MODEST JONATHAN MERO (United Republic of Tanzania), associating himself with the African Union and Non Aligned Movement, said his country looked forward to signing and ratifying the Treaty on the Prohibition of Nuclear Weapons, which complemented the Non Proliferation Treaty. Disarmament efforts, however, must not hinder the right of developing countries to access nuclear energy for peaceful purposes. The United Republic of Tanzania was fully committed to multilateral efforts to combat the illicit trade in, and proliferation of, conventional weapons and munitions. Underscoring the link between disarmament and development, he said investment in better living conditions could reverse irregular migration from South to North resulting from poverty and hopelessness.
ELSA HAILE (Eritrea), associating herself with the African Group and Non Aligned Movement, said international peace and security could only be guaranteed through stable and inclusive global economic and social development. That task was a shared global responsibility and no one country alone could secure its borders from all existing threats. Many of the tribulations facing the world today were directly or indirectly linked to the widespread availability of illicit arms and light weapons, she continued, noting that the impact of such weaponry was particularly felt in developing countries, where State control was weak or non existent. She warned that terrorist groups and criminal networks were taking advantage of security gaps. Weapons only fuelled insecurity, she said, emphasizing that disarmament was the only viable tool to build a secure planet.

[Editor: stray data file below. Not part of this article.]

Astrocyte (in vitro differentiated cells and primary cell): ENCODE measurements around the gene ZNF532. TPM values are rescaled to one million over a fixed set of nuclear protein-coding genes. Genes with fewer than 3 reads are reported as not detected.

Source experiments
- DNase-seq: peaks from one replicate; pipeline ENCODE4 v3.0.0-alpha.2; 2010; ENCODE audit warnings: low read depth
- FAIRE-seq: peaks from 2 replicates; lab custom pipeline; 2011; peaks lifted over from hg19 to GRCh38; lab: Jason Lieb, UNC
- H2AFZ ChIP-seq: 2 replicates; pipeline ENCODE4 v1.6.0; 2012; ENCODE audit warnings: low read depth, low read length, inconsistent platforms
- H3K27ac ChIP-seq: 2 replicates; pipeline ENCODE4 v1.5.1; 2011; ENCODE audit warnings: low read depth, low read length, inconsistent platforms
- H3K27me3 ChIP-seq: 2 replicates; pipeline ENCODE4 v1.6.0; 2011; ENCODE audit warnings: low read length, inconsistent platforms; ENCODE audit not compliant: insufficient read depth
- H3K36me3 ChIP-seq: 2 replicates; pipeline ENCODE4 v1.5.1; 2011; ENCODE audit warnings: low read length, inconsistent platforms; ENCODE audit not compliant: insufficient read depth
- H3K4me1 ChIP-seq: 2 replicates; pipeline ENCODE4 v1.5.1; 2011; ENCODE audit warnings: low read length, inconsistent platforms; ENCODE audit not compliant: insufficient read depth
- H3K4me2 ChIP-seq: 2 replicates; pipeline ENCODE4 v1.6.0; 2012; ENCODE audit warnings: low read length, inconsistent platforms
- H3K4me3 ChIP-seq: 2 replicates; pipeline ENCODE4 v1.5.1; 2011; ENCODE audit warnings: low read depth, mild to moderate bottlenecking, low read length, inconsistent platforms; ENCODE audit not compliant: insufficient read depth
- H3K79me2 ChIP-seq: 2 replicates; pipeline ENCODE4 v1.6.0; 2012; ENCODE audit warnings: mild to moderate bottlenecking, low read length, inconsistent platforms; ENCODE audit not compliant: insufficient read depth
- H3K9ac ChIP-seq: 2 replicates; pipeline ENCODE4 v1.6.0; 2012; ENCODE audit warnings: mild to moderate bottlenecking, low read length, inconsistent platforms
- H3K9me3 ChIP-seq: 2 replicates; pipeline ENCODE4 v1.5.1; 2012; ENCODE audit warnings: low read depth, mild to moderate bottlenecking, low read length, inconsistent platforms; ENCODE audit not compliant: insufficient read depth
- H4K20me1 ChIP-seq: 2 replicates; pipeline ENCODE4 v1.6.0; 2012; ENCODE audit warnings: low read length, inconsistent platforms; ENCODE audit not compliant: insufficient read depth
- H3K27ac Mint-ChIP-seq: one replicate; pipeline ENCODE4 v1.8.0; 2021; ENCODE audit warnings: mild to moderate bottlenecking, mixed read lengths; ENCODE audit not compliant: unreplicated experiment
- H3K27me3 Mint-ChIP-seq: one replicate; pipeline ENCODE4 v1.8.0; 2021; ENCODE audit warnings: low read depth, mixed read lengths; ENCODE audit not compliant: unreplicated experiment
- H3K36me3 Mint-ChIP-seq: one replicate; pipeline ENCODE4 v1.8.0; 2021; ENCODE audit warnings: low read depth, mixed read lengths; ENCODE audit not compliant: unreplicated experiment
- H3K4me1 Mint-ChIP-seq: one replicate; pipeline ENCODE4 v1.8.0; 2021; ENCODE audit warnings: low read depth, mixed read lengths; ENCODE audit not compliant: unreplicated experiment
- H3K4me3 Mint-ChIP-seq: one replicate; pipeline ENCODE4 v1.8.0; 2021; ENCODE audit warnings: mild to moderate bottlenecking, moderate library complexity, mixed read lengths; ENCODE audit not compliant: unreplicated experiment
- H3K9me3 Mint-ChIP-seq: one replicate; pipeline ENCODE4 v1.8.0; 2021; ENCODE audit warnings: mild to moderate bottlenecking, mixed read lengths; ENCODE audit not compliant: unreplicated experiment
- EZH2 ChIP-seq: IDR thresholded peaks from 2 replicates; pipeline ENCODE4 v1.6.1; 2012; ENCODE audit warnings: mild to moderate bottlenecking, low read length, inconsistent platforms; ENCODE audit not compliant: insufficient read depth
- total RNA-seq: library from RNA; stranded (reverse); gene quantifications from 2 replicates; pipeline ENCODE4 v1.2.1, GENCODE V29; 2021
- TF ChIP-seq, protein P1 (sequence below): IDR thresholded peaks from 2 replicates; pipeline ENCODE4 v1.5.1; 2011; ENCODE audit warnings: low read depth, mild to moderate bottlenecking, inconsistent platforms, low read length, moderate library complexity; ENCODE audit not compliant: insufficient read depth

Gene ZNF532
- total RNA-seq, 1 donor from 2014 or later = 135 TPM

KHIANE PHANSOURIVONG (Lao People’s Democratic Republic), associating himself with the Association of Southeast Asian Nations (ASEAN)and Non Aligned Movement, said the total elimination of nuclear weapons was the only absolute guarantee against their use or threat of use. Therefore, his delegation had signed the Treaty on the Prohibition of Nuclear Weapons and was a strong supporter of preserving the region as a nuclear weapon free zone, as enshrined in the Treaty on the Southeast Asia Nuclear Weapon Free Zone (Treaty of Bangkok). Turning to cluster munitions, he said those weapons, which were the most heavily used during nine years of war, continued to kill and maim the Lao people, hindering national development. Resources were needed to support the clearing of contaminated areas, he said, calling on the international community to assist in implementing his country’s national Sustainable Development Goal 18, which promotes saving lives from unexploded ordnances.
SABRINA DALLAFIOR MATTER (Switzerland), condemning the Democratic People’s Republic of Korea’s recent testing activities, said challenges related to nuclear weapons went beyond the Korean Peninsula. The quantitative and qualitative development of nuclear arsenals and scant progress in key areas of disarmament, such as those regarding doctrines, were worrying. Actions must refrain from calling into question Non Proliferation Treaty commitments, she said, adding that nuclear-weapon States should take decisive steps to honour their obligations. Voicing concern over some of the provisions of the Treaty on the Prohibition of Nuclear Weapons, she said Switzerland planned to carry out a thorough evaluation of the instrument’s possible implications. Raising another concern, she reiterated Switzerland’s full support for efforts to investigate cases of chemical weapons use in Syria and for the request made to the Security Council to refer those cases to the International Criminal Court.